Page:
Most people do not understand the function of an editor. New authors tend to think of them in terms of someone who corrects the errors they make. That’s why new authors often seek an editor/proofreader. They have no idea that those two functions are not related or that there are many different types of editors.
Types of Editors
Acquisition editor. In the traditional book publishing world there are editors whose sole job is to acquire manuscripts. Of course, in the “pay to publish” world (where “self-publishing” and vanity publishing are really the same thing), the acquisition people are in the sales department, not the editorial department.
In the real world of publishing, acquisition editors play a valuable role. They read manuscripts from writers and agents and they determine if their publishing company can make money by acquiring and publishing the book. This requires an excellent knowledge of both writing and the book-selling market.
Substantive (Developmental) editor. A substantive editor is concerned about the structure of a book. An author may labor over a book for weeks, months or years, yet never see the weaknesses of structure in a nonfiction book or plot in a fiction book. A seasoned substantive editor identifies these kinds of issues immediately and can rearrange paragraphs or chapters in ways that make the book remarkably better.
A substantive editor sees the forest not the trees, and a good one can transform a mediocre book into a superior one without changing the ideas in the book. I offer substantive (developmental) editing here.
Copy editor. A copy editor is also know as a line editor because such editors go through the manuscript line-by-line to make sure that ideas are fully formed, that there are no logical or narrative faults, that proper grammar is used and that capitalization and punctuation are consistent. A copy editor might make minor structural changes, but they do it on the micro level rather than the macro level. The job of a copy editor is to focus on the trees, not the forest. View my copy editing services here.
There are many other kinds of editors. However, the last two are the most important, and the most crucial to the success of your work. If you have taken the time to write a book, it is important that you find an editor who will sees the best in your work and helps you to make it better.
A Proofreader is Not an Editor
Earlier I said that many neophyte writers seek an “editor/proofreader.” That’s because because they do not understand the process. As I have said in my books, mentoring sessions and seminars, seeking an “editor/proofreader” is like seeking a “chef/busboy.” I don’t mean to denigrate either busboys or chefs, but each knows their role in the restaurant business. But authors sometimes get confused about different roles in the writing world.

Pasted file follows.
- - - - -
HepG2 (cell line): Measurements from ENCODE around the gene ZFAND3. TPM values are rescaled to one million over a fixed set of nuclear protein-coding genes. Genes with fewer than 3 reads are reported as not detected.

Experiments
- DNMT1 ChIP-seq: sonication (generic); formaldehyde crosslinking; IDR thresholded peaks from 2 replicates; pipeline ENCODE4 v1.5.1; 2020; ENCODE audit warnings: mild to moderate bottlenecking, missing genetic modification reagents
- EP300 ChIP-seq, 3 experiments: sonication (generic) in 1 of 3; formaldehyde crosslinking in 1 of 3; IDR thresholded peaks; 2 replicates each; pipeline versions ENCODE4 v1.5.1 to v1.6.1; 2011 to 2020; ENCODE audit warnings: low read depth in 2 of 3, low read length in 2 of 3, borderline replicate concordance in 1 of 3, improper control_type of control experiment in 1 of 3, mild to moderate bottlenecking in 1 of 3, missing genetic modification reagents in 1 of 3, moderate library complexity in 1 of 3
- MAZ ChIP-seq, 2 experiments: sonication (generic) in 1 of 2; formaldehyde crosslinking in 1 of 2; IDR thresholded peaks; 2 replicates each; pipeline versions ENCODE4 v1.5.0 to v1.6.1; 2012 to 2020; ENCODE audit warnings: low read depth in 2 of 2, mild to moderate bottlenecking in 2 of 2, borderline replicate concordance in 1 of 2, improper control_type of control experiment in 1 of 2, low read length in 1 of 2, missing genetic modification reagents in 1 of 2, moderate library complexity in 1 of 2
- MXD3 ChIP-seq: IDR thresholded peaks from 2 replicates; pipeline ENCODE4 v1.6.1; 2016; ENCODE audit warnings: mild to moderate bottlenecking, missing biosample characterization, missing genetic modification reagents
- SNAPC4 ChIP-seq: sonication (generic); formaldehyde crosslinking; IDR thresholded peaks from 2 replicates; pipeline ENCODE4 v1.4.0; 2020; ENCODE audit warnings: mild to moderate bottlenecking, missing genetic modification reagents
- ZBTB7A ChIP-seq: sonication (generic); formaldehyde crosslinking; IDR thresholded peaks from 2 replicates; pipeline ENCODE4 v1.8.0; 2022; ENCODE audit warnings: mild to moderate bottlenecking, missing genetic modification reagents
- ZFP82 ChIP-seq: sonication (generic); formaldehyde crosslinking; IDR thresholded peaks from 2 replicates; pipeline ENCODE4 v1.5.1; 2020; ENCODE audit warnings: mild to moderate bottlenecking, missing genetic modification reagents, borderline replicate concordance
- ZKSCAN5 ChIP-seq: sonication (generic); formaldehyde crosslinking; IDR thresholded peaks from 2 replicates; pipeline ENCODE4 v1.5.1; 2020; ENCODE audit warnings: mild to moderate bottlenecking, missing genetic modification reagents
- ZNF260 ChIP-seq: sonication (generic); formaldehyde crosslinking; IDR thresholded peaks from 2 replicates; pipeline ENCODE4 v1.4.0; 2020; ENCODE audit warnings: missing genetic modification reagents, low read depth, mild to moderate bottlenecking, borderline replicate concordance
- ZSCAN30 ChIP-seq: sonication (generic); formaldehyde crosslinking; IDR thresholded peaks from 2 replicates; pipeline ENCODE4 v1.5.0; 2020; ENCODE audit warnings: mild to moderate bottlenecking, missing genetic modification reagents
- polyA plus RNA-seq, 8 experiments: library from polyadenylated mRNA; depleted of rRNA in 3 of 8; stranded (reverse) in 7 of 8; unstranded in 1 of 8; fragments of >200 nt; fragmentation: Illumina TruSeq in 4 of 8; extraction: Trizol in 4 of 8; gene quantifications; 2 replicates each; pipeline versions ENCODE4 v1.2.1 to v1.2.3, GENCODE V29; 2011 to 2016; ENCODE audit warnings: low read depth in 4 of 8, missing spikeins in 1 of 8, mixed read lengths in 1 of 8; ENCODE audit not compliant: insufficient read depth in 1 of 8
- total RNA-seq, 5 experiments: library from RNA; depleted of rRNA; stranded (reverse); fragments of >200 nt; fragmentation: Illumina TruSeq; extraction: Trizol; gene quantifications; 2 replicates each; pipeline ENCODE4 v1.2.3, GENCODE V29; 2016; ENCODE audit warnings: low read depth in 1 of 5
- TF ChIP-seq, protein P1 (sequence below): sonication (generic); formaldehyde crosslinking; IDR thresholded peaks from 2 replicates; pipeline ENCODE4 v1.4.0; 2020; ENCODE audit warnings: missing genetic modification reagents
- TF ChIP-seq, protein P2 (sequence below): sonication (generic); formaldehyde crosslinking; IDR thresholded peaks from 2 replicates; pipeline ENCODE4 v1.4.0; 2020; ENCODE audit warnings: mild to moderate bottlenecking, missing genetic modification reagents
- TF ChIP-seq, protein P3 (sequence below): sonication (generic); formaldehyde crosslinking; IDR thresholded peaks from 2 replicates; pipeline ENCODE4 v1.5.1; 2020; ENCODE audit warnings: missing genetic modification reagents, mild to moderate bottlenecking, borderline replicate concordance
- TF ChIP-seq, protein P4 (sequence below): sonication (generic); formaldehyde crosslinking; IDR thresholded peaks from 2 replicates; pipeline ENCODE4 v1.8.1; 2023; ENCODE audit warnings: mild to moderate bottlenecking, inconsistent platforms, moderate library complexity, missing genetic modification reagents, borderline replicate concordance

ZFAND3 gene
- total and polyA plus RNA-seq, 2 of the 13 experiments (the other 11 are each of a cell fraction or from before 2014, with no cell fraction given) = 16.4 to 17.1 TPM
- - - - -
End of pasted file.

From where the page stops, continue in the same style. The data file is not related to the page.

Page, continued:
A book editor functions as I have described. A proofreader does not correct the work of an editor. The sole purpose of a proofreader is to make sure errors were not introduced into the edited manuscript during the composition process. This is done after a book has been edited and is in the galley or “proof” stage, thus the name, “proofreader.”
Over the years, I have seen proofreaders, acting in the guise of copy editors, literally destroy books at the last moment before publishing. Authors sometimes allow a proofreader to change something “minor,” without consulting the editor, and a second edition needs to be printed to clear the confusion created by the proofreader.
A proofreader may call a suspected editing error to the attention of an editor, but never makes changes on his or her own.
An Editor Adds Value to Your Writing
A book editor worth his or her salt would never read proof, and a genuine proofreader knows it is beyond the scope of their work to edit anything.
As a writer, you are responsible for writing and revising your book. After that, you put your manuscript into the hands of an expert who will put your work through the refining fire.
Keep in mind there will probably still be some errors in your book no matter how many people review it.
Most small publishers have a limited budget, so they can’t afford the many sets of eyes that read manuscripts at big traditional publishing houses. A major publisher many spend $15,000-$25,000 or more for copy editing, but it is fairly easy to find various kinds of errors in those books. Editing is subjective and perfection does not exist.